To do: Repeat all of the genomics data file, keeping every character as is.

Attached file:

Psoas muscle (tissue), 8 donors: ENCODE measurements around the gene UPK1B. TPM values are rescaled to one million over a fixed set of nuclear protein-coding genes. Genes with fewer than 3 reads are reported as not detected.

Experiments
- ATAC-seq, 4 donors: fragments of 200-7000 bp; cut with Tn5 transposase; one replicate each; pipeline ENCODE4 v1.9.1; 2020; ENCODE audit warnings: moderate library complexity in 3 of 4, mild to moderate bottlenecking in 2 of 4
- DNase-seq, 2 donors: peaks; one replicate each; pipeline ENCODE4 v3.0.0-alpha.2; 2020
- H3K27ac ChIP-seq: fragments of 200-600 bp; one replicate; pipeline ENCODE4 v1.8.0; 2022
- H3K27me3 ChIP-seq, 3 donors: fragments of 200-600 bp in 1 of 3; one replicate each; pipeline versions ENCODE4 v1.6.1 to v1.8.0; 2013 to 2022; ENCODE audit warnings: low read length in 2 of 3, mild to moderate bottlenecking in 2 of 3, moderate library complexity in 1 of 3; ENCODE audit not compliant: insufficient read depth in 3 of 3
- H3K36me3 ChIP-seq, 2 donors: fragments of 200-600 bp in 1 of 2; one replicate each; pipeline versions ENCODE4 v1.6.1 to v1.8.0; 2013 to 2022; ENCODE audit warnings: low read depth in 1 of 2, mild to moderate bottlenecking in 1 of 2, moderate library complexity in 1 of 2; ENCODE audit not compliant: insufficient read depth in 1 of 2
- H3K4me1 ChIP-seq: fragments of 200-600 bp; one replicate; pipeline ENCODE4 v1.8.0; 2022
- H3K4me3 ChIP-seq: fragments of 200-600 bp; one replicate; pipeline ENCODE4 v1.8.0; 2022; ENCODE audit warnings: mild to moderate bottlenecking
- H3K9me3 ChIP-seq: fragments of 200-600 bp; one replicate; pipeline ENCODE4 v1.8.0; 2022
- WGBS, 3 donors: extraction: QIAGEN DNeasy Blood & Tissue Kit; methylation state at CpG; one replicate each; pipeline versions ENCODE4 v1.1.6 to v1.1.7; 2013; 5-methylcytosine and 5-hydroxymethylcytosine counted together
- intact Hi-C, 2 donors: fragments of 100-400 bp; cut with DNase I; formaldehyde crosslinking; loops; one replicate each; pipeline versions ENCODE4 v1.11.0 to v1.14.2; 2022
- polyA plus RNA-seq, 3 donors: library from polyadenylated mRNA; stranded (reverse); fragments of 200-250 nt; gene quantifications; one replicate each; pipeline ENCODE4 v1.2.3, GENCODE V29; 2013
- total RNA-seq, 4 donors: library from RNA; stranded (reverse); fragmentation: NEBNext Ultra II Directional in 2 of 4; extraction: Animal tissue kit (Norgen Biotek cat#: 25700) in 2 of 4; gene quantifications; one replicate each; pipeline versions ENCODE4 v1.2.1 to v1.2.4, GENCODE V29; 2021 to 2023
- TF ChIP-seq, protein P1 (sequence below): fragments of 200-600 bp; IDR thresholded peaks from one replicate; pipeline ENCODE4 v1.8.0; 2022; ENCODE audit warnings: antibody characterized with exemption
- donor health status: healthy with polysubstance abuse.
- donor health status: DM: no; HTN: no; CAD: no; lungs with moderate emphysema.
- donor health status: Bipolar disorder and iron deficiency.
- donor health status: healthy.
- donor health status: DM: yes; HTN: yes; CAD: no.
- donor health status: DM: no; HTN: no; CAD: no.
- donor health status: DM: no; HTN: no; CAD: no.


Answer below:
Psoas muscle (tissue), 8 donors: ENCODE measurements around the gene UPK1B. TPM values are rescaled to one million over a fixed set of nuclear protein-coding genes. Genes with fewer than 3 reads are reported as not detected.

Experiments
- ATAC-seq, 4 donors: fragments of 200-7000 bp; cut with Tn5 transposase; one replicate each; pipeline ENCODE4 v1.9.1; 2020; ENCODE audit warnings: moderate library complexity in 3 of 4, mild to moderate bottlenecking in 2 of 4
- DNase-seq, 2 donors: peaks; one replicate each; pipeline ENCODE4 v3.0.0-alpha.2; 2020
- H3K27ac ChIP-seq: fragments of 200-600 bp; one replicate; pipeline ENCODE4 v1.8.0; 2022
- H3K27me3 ChIP-seq, 3 donors: fragments of 200-600 bp in 1 of 3; one replicate each; pipeline versions ENCODE4 v1.6.1 to v1.8.0; 2013 to 2022; ENCODE audit warnings: low read length in 2 of 3, mild to moderate bottlenecking in 2 of 3, moderate library complexity in 1 of 3; ENCODE audit not compliant: insufficient read depth in 3 of 3
- H3K36me3 ChIP-seq, 2 donors: fragments of 200-600 bp in 1 of 2; one replicate each; pipeline versions ENCODE4 v1.6.1 to v1.8.0; 2013 to 2022; ENCODE audit warnings: low read depth in 1 of 2, mild to moderate bottlenecking in 1 of 2, moderate library complexity in 1 of 2; ENCODE audit not compliant: insufficient read depth in 1 of 2
- H3K4me1 ChIP-seq: fragments of 200-600 bp; one replicate; pipeline ENCODE4 v1.8.0; 2022
- H3K4me3 ChIP-seq: fragments of 200-600 bp; one replicate; pipeline ENCODE4 v1.8.0; 2022; ENCODE audit warnings: mild to moderate bottlenecking
- H3K9me3 ChIP-seq: fragments of 200-600 bp; one replicate; pipeline ENCODE4 v1.8.0; 2022
- WGBS, 3 donors: extraction: QIAGEN DNeasy Blood & Tissue Kit; methylation state at CpG; one replicate each; pipeline versions ENCODE4 v1.1.6 to v1.1.7; 2013; 5-methylcytosine and 5-hydroxymethylcytosine counted together
- intact Hi-C, 2 donors: fragments of 100-400 bp; cut with DNase I; formaldehyde crosslinking; loops; one replicate each; pipeline versions ENCODE4 v1.11.0 to v1.14.2; 2022
- polyA plus RNA-seq, 3 donors: library from polyadenylated mRNA; stranded (reverse); fragments of 200-250 nt; gene quantifications; one replicate each; pipeline ENCODE4 v1.2.3, GENCODE V29; 2013
- total RNA-seq, 4 donors: library from RNA; stranded (reverse); fragmentation: NEBNext Ultra II Directional in 2 of 4; extraction: Animal tissue kit (Norgen Biotek cat#: 25700) in 2 of 4; gene quantifications; one replicate each; pipeline versions ENCODE4 v1.2.1 to v1.2.4, GENCODE V29; 2021 to 2023
- TF ChIP-seq, protein P1 (sequence below): fragments of 200-600 bp; IDR thresholded peaks from one replicate; pipeline ENCODE4 v1.8.0; 2022; ENCODE audit warnings: antibody characterized with exemption
- donor health status: healthy with polysubstance abuse.
- donor health status: DM: no; HTN: no; CAD: no; lungs with moderate emphysema.
- donor health status: Bipolar disorder and iron deficiency.
- donor health status: healthy.
- donor health status: DM: yes; HTN: yes; CAD: no.
- donor health status: DM: no; HTN: no; CAD: no.
- donor health status: DM: no; HTN: no; CAD: no.